# Zulip Chat Archive

## Stream: new members

### Topic: How would you define this sequence?

#### Huỳnh Trần Khanh (Jan 13 2021 at 09:35):

```
def sequence1 : ℕ → ℝ
| 0 := 6
| n := have n - 1 < n, from sorry,
5 + sequence1 (n - 1)
```

#### Kenny Lau (Jan 13 2021 at 09:36):

```
def sequence1 : ℕ → ℝ
| 0 := 6
| (n+1) := 5 + sequence1 n
```

#### Huỳnh Trần Khanh (Jan 13 2021 at 11:16):

One more question: how does Lean know that this recursion is well founded without me having to supply a proof?

#### Johan Commelin (Jan 13 2021 at 11:50):

It runs an automated check in the background. Usually this works, but if it doesn't there is an option to provide a proof manually.

#### Johan Commelin (Jan 13 2021 at 11:51):

@Huỳnh Trần Khanh https://leanprover-community.github.io/extras/well_founded_recursion.html for more info

#### Huỳnh Trần Khanh (Jan 14 2021 at 05:55):

How would you prove that sequence1 n = (some closed form expression)? Through induction right? I tried to rewrite and unfold but the goal then transformed into some Lisp-like gobbledygook and I didn't know how to proceed.

#### Huỳnh Trần Khanh (Jan 14 2021 at 05:56):

Thanks in advance.

#### Huỳnh Trần Khanh (Jan 14 2021 at 05:59):

Also how would you define the 1-indexed variant of sequence1 (sequence1 1 = 6, sequence1 (n + 1) = 5 + sequence1 n and sequence1 0 is not defined)?

#### Huỳnh Trần Khanh (Jan 14 2021 at 06:00):

Should I just supply a garbage value for sequence1 0, let's say 998244353 and call it a day?

#### Hanting Zhang (Jan 14 2021 at 06:02):

Have you tried the natural number game? To do induction you use `induction n with k ih`

, or `cases n`

.

#### Yakov Pechersky (Jan 14 2021 at 06:02):

You could use `option`

for differentiating defined and undefined values.

#### Hanting Zhang (Jan 14 2021 at 06:02):

You can also use 37.

#### Yakov Pechersky (Jan 14 2021 at 06:02):

Or make sure that all crucial lemmas describing your function take a hypothesis that the input is positive.

#### Huỳnh Trần Khanh (Jan 14 2021 at 06:06):

Yeah `induction n with d induction_hypothesis`

is what I use. How do I "unfold" the function definition so that I can apply the usual tactics such as rw, ring and resolve the goal?

#### Hanting Zhang (Jan 14 2021 at 06:08):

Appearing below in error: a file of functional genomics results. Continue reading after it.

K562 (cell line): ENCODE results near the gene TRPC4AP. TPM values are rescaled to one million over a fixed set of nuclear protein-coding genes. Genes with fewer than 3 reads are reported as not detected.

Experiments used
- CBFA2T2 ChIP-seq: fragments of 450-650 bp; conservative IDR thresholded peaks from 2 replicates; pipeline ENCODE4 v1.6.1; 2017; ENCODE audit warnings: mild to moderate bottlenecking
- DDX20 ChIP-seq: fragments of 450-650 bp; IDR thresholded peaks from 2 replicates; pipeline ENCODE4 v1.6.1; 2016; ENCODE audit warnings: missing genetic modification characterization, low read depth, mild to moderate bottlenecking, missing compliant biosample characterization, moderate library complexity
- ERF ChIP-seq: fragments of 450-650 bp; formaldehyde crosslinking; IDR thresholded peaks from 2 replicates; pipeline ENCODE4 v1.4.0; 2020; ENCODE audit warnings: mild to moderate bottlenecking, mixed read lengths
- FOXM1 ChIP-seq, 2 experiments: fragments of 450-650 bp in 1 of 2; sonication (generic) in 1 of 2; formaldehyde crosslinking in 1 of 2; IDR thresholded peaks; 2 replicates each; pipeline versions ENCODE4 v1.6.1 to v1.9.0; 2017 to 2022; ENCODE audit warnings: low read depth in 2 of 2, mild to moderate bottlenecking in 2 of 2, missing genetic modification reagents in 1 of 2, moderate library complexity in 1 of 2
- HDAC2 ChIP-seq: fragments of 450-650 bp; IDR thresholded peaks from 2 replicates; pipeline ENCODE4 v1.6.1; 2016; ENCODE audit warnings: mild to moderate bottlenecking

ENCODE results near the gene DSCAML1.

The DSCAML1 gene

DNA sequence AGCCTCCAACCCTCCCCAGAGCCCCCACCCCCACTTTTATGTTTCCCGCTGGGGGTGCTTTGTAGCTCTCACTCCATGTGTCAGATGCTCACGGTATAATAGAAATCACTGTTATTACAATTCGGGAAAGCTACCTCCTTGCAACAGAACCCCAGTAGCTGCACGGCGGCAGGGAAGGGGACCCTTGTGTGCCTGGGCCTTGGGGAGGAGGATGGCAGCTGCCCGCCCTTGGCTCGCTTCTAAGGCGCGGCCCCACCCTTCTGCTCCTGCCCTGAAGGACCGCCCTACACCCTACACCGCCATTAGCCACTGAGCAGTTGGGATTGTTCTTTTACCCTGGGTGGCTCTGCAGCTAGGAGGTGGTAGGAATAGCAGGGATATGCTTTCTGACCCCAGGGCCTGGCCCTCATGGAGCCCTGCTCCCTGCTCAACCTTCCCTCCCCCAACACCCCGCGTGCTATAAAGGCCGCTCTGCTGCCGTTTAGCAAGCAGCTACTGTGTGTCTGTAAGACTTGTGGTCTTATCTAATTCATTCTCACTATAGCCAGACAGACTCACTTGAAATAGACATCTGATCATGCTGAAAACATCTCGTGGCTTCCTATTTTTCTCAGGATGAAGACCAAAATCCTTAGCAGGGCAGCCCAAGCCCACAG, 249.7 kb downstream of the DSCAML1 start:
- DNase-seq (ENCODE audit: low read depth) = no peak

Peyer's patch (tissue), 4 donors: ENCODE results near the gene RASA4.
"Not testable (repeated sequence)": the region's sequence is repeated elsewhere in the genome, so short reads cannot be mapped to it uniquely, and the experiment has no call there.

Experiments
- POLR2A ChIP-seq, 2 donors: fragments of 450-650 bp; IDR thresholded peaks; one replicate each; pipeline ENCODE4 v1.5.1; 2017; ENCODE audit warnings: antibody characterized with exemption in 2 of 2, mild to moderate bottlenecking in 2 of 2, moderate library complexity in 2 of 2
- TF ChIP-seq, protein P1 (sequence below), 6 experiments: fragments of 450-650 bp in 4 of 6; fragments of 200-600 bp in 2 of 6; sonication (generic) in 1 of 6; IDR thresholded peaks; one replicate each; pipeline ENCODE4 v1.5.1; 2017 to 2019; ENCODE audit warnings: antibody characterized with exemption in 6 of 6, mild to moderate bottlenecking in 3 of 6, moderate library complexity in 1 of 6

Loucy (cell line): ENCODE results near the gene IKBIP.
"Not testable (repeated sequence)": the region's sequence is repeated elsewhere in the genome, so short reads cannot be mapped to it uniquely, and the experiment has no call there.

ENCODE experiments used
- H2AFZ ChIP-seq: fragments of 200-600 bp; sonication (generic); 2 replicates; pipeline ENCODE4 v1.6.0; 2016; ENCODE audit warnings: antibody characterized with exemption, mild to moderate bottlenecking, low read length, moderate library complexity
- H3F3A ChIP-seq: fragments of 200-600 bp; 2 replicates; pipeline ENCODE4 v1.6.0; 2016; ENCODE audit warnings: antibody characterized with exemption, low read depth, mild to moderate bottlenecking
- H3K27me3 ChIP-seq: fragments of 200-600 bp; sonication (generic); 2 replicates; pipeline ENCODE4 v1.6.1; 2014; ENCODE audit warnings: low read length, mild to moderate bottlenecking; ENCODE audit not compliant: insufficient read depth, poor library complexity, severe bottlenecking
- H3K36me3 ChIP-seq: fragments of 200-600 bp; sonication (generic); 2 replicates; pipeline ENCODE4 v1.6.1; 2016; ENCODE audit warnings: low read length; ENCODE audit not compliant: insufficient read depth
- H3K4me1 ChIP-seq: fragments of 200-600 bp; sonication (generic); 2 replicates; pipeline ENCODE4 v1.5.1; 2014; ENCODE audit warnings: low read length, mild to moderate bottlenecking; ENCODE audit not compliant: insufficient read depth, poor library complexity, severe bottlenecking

Can you give a MWE of what you're trying to do?

#### Huỳnh Trần Khanh (Jan 14 2021 at 06:08):

Gimme a sec.

#### Yakov Pechersky (Jan 14 2021 at 06:09):

I'm not sure how you're expressing the idea of "closed form expression" here.

#### Huỳnh Trần Khanh (Jan 14 2021 at 06:15):

Alright so here is my code:

```
import data.nat.basic
import data.real.basic
def sequence1 : ℕ → ℕ
| 0 := 6
| (n + 1) := 5 + sequence1 n
lemma closed_form { n : ℕ } : sequence1 n = 5 * (n + 1) + 1 := begin
induction n with d hd,
{
have evaluate_right_hand_side : 5 * (0 + 1) + 1 = 6 := begin
ring,
end,
rw evaluate_right_hand_side,
-- I am stuck here
sorry,
},
{
sorry,
}
end
```

#### Yakov Pechersky (Jan 14 2021 at 06:17):

```
lemma closed_form {n : ℕ} : sequence1 n = 5 * (n + 1) + 1 :=
begin
induction n with d hd,
{ norm_num [sequence1] },
{ rw [sequence1, hd],
norm_num,
ring }
end
```

#### Yakov Pechersky (Jan 14 2021 at 06:18):

`norm_num`

deals with numerical calculations for nats, ints, rats, reals, and coercions thereof

#### Yakov Pechersky (Jan 14 2021 at 06:18):

and I give `sequence1`

to the things it knows about so it can deal with `sequence1 0`

.

#### Hanting Zhang (Jan 14 2021 at 06:19):

When you have

```
case nat.zero
⊢ 0.sequence1 = 5 * 0 + 6
```

`sequence1 0`

is definitionally equal to 6, because you defined it like that, you don't have to `unfold`

it.

#### Yakov Pechersky (Jan 14 2021 at 06:20):

In the inductive case, you have `sequence1 d.succ`

, which `rw sequence1`

changes to `5 + sequence1 d`

by the definition of `sequence1`

. Then `rw hd`

uses the inductive hypothesis to change that into whatever statement. `norm_num`

makes it all happy by dealing with the coerced `d.succ`

now, and then finish with `ring`

to combine terms.

#### Huỳnh Trần Khanh (Jan 14 2021 at 06:21):

Thank you, that was really helpful! :heart:

#### Huỳnh Trần Khanh (Jan 14 2021 at 06:23):

Hanting Zhang said:

When you have

`case nat.zero ⊢ 0.sequence1 = 5 * 0 + 6`

`sequence1 0`

is definitionally equal to 6, because you defined it like that, you don't have to`unfold`

it.

Thanks! And therefore `refl`

also works for the base case!

#### Huỳnh Trần Khanh (Jan 14 2021 at 06:23):

I got it now.

#### Huỳnh Trần Khanh (Jan 14 2021 at 08:04):

Now I'm fed up with counting from 0, LOL. How would you prove the same thing, but with the base case being 1 := 6?

```
import data.nat.basic
import data.real.basic
def sequence1 : ℕ → ℕ
| -- what to put here, 0 := 998244353? but then norm_num would fail to work
-- 998244353 is every competitive programmer's favorite integer
-- see https://codeforces.com/blog/entry/62541
| 1 := 6
| (n + 1) := 5 + sequence1 n
lemma closed_form { n : ℕ } : 1 ≤ n → sequence1 n = 5 * n + 1 := begin
-- nat.le_induction should work right
apply nat.le_induction,
{
norm_num [sequence1],
},
{
intro n,
intro bound,
intro induction_hypothesis,
norm_num [sequence1],
ring,
ring at induction_hypothesis,
rw induction_hypothesis,
}
end
```

#### Yakov Pechersky (Jan 14 2021 at 08:09):

```
import data.nat.basic
import data.real.basic
def sequence1 : ℕ → ℕ
| 0 := 0
| 1 := 6
| (n + 1) := 5 + sequence1 n
lemma closed_form {n : ℕ} (hpos : 0 < n) : sequence1 n = 5 * n + 1 :=
begin
cases n,
{ exact absurd hpos (lt_irrefl _) },
{ induction n with n hn,
{ simp [sequence1] },
{ rw [sequence1, hn nat.succ_pos'],
ring } }
end
```

#### Yakov Pechersky (Jan 14 2021 at 08:16):

What was nice here is expressing the constraint `hpos`

in the more mathlib friendly way, which is `0 < n`

instead of `1 \le n`

. Then, one discharges the first case of `n = 0`

by showing that `0 < 0`

leads to a contradiction, easily via `lt_irrefl`

.

Last updated: May 08 2021 at 19:11 UTC